Republican Lawmaker Accuses HHS Secretary of Budget Shenanigans: ‘You’re Double Counting’

March 8, 2011 - 9:52 AM

Kathleen Sebelius

Health and Human Services Secretary Kathleen Sebelius speaks to reporters at HHS headquarters in Washington on July 1, 2010. (CNSNews.com/Penny Starr)

(CNSNews.com) - Health and Human Services Secretary Kathleen Sebelius admitted at a House hearing last week that $500 billion in Medicare cuts contained in the Democrats’ health care law is being counted in two ways: both to shore up Medicare and to fund health-care reform.

Sebelius made the admission during questioning by Rep. John Shimkus (R-Ill.) at a House Energy and Commerce subcommittee hearing on March 3.

Shimkus noted that the Obama administration’s chief actuary for Medicare, Richard Foster, has said that the administration cannot simultaneously bolster Medicare and fund health-care reform without adding to the deficit.

“There is an issue here on the budget, because your own actuary has said, you can’t double-count,” said Shimkus. 

“Your own actuary says you can’t do both.  So, my simple question -- I have 27 seconds left -- what’s the $500 billion in cuts for? Preserving Medicare or funding the health care law?  Which is it?”

When Sebelius did not give a direct answer, Shimkus tried again: “Are you using it (the $500 billion) to save Medicare or are you using it to fund health care reform? Which one?”

“Both,” Sebelius replied.

“So you’re double counting,” Shimkus concluded.

In an April 2010 memo released by Centers for Medicare and Medicaid Services, Chief Actuary Richard Foster wrote that the savings in Medicare could not be spent twice.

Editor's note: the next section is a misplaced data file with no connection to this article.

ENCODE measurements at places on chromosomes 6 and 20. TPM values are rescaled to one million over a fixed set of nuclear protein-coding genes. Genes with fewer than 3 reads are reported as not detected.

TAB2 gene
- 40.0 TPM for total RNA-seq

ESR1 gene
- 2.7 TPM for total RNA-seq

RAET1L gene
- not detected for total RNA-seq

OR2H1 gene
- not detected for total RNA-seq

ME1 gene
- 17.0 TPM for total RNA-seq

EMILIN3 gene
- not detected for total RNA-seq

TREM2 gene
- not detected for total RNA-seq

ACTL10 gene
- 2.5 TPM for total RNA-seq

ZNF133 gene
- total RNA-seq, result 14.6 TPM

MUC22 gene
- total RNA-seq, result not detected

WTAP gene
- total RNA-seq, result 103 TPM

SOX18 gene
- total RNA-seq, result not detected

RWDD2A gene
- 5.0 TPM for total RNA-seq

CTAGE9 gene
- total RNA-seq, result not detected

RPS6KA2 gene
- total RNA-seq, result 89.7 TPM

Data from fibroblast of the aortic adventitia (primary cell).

Prior to Foster’s memo, Congressional Budget Office Director Douglas Elmendorf made a similar statement on his blog – saying that money used for future Medicare benefits cannot simultaneously provide resources to pay for new programs outside of Medicare.

When touting the benefits of the health-care reform bill to the American people, President Obama, Sebelius, and other Democrats have insisted that the bill will lead to a reduction of $138 billion to the federal deficit over the next 10 years.

Transcript of Exchange between Rep. John Shimkus (R-Ill.) and Health and Human Services (HHS) Secretary Kathleen Sibelius:

Rep. John Shimkus (R-Ill.): In that February 4th 2010 hearing I asked you a question -- and then you admitted that the $500 billion Medicare cuts—there were $500 billion in Medicare cuts, is that correct? 

Kathleen Sebelius: No sir. That is not correct.

Rep. Shimkus: Well, I would refer you to the transcript and I’ll read it to you if you want me to. 

Sec. Sebelius: Sir, the growth rate was -- 

Rep. Shimkus (reading): “Mr. Shimkus: ‘So, the president supports cutting $500 billion in Medicare, yes or no?’ Secretary Sebelius: ‘The president is supportive of the health-reform legislation.’  ‘Is that a yes?’  Sec. Sebilius: ‘I said Yes, sir.’” 

Rep. Shimkus to Sebelius: So our problem is this whole debate on Medicare cuts.” 

Sec. Sebelius: The health care description doesn’t include $500 billion in Medicare cuts. 

Rep. Shimkus: Madam, my concern is the budget hearing. There is an issue here on the budget, because your own actuary has said, you can’t double count.  You can’t count $500--they’re attacking Medicare on the CR when their bill, your law, cuts $500 billion from Medicare.  Then your same $500 billion for what? To say you’re funding health care. Your own actuary says you can’t do both.  So, my simple question -- I have 27 seconds left -- What’s the $500 billion in cuts for? Preserving Medicare or funding the health care law?  Which is it? 

Sec. Sebelius: Sir, the Affordable Care Act adds 12 years to the Medicare trust fund according to every actuary and the $500 Billion represents a slow down in the growth rate of Medicare over 10 years from what was projected at 8 percent. 

Rep. Shimkus: So is it Medicare?  Are you using it to save Medicare or are you using it to fund health care reform? Which one? 

Sec. Sebelius: Both. 

Rep. Shimkus: So you’re double counting! I yield back my time.